smile never left Imani‟s face. “I think I made the right decision to leave.”
“I don‟t see any of your solo student performances on here. Why not?”
“That‟s because I didn‟t have any.”
“None?” Meredith‟s voice rose in disbelief. “Were you injured or ill?”
“Well then why? . . .” Meredith waited for Imani to fill in the gap on her résumé.
“That‟s just how it turned out for me. For others, the experience was different.”
“Yet you stayed-”
“I stayed because it was the Karlov. Because it was an honor and a privilege to be there. I
made a number of Russian friends, and I hung out with a great group of dancers from other
countries. But I never got picked for a role in my almost two years there. I was in the corps line
and nothing more.” Shifting her weight from one foot to the other, the pointe shoes dangling
around Imani‟s neck were close to her own copper complexion.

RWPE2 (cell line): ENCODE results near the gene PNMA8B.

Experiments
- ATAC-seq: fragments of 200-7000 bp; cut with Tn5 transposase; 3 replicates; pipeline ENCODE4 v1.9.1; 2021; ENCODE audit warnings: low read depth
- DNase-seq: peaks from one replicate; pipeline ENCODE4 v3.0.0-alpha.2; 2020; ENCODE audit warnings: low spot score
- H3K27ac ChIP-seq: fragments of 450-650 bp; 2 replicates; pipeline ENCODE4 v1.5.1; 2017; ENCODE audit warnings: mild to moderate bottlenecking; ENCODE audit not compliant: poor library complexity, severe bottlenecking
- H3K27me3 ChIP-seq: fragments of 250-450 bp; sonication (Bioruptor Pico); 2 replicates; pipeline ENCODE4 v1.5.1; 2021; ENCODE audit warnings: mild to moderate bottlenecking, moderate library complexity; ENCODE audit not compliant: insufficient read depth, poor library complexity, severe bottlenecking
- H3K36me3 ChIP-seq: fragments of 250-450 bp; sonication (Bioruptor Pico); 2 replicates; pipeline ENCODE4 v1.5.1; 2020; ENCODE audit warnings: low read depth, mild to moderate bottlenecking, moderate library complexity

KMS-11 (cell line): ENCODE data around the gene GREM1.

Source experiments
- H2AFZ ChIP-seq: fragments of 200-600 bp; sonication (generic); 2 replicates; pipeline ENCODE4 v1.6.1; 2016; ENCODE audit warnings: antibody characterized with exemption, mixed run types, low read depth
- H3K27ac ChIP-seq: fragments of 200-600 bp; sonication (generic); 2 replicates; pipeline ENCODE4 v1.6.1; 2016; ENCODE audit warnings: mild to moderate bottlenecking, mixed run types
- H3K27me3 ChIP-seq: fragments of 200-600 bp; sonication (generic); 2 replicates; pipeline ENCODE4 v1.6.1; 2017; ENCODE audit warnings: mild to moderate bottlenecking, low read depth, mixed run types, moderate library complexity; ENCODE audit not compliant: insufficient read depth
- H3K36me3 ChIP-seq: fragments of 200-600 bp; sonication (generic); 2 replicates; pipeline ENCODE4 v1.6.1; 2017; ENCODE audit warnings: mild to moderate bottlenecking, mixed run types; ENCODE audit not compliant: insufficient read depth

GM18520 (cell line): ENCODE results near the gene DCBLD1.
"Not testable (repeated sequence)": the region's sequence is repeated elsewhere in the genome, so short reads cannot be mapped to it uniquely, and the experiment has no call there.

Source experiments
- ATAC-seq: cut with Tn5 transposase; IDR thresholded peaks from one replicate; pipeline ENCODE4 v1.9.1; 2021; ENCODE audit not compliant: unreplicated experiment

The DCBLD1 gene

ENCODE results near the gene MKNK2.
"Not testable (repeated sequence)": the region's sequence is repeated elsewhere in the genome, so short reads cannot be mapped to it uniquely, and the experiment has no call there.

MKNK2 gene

“Did the director give you a reason?”
For the first time the girl‟s tone was flat. “She said . . . she said it was tradition. And that
with me being an American, a-and black, well . . . she came right out and said that diversity
didn‟t trump history, even if I had the funds to pay for a spot onstage like they asked some of the

others to do. And she said the audiences weren‟t fond of change but I shouldn‟t despair, because
listing the Karlov on my resume was enough.”
Meredith didn‟t know what to say. “How many auditions have you been on?”
“I-I don‟t know.”
“You don‟t keep track?”